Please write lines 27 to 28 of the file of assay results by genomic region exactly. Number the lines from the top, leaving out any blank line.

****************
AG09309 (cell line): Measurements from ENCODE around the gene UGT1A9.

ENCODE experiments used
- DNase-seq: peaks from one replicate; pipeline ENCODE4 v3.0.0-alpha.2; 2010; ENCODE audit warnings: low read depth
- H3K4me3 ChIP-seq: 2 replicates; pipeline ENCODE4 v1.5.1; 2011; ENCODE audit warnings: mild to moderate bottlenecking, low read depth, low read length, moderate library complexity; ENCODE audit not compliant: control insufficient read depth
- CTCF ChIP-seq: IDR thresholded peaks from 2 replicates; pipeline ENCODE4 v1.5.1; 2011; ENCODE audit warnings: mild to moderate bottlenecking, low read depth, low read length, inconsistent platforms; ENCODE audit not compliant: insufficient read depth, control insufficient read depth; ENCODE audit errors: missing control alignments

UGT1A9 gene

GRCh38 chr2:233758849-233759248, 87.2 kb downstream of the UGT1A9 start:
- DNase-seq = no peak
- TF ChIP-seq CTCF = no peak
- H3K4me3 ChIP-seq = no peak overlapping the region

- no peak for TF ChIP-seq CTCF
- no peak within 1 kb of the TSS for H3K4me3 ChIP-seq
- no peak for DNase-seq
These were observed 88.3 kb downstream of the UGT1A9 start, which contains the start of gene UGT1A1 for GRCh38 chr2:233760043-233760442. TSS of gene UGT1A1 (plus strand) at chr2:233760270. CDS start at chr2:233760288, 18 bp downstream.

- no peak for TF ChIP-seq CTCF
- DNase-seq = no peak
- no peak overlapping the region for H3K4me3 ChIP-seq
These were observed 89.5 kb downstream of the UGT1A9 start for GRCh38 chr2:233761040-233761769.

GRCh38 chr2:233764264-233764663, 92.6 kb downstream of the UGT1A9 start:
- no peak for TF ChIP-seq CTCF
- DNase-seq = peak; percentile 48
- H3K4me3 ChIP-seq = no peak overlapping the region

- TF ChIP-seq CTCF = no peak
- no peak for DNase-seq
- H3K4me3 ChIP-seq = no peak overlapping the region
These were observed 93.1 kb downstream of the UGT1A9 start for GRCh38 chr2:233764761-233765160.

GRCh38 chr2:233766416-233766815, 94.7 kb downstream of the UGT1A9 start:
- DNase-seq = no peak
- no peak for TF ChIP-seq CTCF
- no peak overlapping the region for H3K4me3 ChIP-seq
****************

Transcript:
GRCh38 chr2:233766416-233766815, 94.7 kb downstream of the UGT1A9 start:
- DNase-seq = no peak